Ai Miyazato hopes one day to be as famous on the world stage as she is in Japan.

It could happen, but the 19-year-old Miyazato knows she’ll have to play better than she did at last week’s Nabisco Championship where she made her debut on the U.S. LPGA Tour.

Playing as a sponsor’s invitee, Miyazato, who is hugely popular in Japan, failed to break par at Mission Hills Country Club and finished in a tie for 44th place. World No. 1 Annika Sorenstam won after not making a bogey and shooting rounds of 66 and 68 on the weekend, a performance that impressed the young Miyazato.

“Annika is leagues ahead of the rest of us,” Miyazato said Wednesday at the Foreign Correspondents’ Club of Japan. “She’s generous and kind, and I have a lot of respect for her.”

Miyazato, who won five titles last year on the Japanese Tour to become the first teenager to win more than $1 million in Japan, said the experience at the Nabisco Championship was valuable.

“Experience is a very important factor,” said Miyazato, who wants to be a regular on the U.S. LPGA Tour. “Everything was tougher at the Nabisco but I think it will help improve my game in the long run.”

Teaming with Rui Kitada, Miyazato led Japan to victory at the World Cup in South Africa in February. Two weeks later she finished runnerup to Karrie Webb at the ANZ Ladies Masters in Australia.

Japan has a history of producing golfers who excel at home but falter overseas. Before Shigeki Maruyama came along, Isao Aoki was the only Japanese player to make a name for himself internationally.

Aoki is best known for holing out for an eagle on the 18th hole in the 1983 Hawaiian Open to become the first Japanese player to win on the PGA Tour.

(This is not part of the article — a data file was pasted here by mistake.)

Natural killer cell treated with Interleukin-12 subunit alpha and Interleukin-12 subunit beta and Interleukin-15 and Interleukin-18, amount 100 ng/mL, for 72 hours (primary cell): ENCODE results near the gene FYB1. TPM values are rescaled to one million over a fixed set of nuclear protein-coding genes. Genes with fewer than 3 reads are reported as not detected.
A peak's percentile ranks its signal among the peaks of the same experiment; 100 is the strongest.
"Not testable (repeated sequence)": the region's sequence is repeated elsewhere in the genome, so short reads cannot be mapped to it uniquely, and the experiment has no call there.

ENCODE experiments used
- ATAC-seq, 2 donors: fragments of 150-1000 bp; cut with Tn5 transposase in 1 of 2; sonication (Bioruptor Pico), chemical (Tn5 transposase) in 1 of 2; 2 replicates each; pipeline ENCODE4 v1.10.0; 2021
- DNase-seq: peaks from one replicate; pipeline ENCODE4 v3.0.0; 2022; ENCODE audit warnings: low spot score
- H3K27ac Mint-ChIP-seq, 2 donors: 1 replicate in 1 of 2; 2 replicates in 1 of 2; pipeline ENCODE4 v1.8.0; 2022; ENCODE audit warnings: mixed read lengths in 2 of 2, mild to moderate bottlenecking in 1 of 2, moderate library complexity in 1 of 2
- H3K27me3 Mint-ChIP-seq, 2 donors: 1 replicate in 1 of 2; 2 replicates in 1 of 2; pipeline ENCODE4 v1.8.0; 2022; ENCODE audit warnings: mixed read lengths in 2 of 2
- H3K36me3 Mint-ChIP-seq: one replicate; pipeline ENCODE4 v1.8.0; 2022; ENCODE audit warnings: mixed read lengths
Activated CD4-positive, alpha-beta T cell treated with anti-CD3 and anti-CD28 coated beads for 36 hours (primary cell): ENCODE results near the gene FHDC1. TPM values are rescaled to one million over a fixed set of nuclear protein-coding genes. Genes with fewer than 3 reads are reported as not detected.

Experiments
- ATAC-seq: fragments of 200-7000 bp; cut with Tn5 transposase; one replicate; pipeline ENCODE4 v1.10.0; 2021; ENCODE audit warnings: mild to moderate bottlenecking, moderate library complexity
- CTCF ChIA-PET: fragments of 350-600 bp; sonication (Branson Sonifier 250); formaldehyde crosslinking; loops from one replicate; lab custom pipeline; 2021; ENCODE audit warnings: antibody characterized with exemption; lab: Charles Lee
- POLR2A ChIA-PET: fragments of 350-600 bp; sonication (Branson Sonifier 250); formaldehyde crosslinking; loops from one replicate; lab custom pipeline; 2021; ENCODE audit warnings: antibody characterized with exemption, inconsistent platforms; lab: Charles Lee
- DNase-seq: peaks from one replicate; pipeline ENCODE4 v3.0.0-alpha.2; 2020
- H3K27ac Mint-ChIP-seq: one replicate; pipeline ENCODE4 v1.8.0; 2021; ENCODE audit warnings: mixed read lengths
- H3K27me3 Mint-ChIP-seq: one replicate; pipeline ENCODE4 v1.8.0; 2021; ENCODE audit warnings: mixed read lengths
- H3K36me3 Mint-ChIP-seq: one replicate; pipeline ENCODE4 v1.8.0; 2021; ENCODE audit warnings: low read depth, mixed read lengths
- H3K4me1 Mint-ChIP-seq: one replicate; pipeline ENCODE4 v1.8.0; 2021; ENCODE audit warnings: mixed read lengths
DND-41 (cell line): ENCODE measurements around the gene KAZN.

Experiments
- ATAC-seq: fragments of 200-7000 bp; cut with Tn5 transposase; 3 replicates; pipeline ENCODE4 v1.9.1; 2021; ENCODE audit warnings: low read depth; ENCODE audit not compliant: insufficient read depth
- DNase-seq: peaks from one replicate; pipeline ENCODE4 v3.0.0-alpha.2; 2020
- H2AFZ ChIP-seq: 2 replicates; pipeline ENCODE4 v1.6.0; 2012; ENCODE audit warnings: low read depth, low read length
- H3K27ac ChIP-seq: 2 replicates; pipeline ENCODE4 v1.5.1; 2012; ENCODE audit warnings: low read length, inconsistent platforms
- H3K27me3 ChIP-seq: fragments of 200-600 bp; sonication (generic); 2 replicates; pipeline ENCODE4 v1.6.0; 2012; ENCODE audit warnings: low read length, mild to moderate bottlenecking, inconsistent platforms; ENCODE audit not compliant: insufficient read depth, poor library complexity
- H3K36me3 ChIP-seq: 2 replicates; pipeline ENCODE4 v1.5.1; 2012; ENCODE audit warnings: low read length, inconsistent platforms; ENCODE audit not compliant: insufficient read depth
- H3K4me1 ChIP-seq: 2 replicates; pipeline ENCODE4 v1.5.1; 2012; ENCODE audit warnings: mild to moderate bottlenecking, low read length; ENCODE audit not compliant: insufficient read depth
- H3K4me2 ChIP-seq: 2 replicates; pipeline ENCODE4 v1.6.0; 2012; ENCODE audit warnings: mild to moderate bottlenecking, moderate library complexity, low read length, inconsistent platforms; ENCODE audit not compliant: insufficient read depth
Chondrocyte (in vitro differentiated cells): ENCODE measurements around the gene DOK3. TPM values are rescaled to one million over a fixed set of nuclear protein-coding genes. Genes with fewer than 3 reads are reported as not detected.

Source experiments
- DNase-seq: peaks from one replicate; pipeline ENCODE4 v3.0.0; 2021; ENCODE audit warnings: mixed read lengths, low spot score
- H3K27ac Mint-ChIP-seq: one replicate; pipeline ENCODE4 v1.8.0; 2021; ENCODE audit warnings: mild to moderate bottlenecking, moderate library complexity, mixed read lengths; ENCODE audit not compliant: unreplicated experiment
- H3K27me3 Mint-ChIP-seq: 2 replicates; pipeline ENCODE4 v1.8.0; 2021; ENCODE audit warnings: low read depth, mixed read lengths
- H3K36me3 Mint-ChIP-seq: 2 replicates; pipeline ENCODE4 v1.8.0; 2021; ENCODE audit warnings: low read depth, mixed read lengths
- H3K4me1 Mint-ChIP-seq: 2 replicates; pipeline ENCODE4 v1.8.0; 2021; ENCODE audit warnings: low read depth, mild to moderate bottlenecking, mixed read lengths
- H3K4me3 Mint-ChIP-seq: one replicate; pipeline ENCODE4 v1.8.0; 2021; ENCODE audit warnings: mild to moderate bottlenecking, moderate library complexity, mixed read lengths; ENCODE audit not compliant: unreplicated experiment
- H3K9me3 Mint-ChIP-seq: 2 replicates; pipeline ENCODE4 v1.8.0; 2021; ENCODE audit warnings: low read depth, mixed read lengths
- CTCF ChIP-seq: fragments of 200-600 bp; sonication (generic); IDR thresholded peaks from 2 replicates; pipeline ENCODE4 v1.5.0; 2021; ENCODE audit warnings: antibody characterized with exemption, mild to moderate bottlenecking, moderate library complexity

Like Aoki and Maruyama, Miyazato also has an outgoing personality that allows her to fit in just about anywhere.

“The language barrier is the biggest obstacle for Japanese players,” said Miyazato. “But I love English and communicating with other players. Maruyama also seems to enjoy this and I think that’s why he’s had success overseas.”

Miyazato comes from a golfing family. Born in Higashison on the north side of Okinawa, her father, Masuru, is a golf coach and two of her older brothers, Yusaku and Kiyoshi, are pro golfers.

When she ventures out to shop in Okinawa, “I need to wear a hat,” to shield herself from adoring fans.

Having played since the age of four, Miyazato, despite her lack of height, consistently drives about 250 yards. Her low score as a professional is 63.

On Wednesday, she said she needs to work on her putting game and accuracy.

“I was hitting the ball well at the Nabisco Championship,” said Miyazato. “But I noticed I was making more putts than the other players and that’s something I need to improve. Driving distance is important but I also need to work on my accuracy.”

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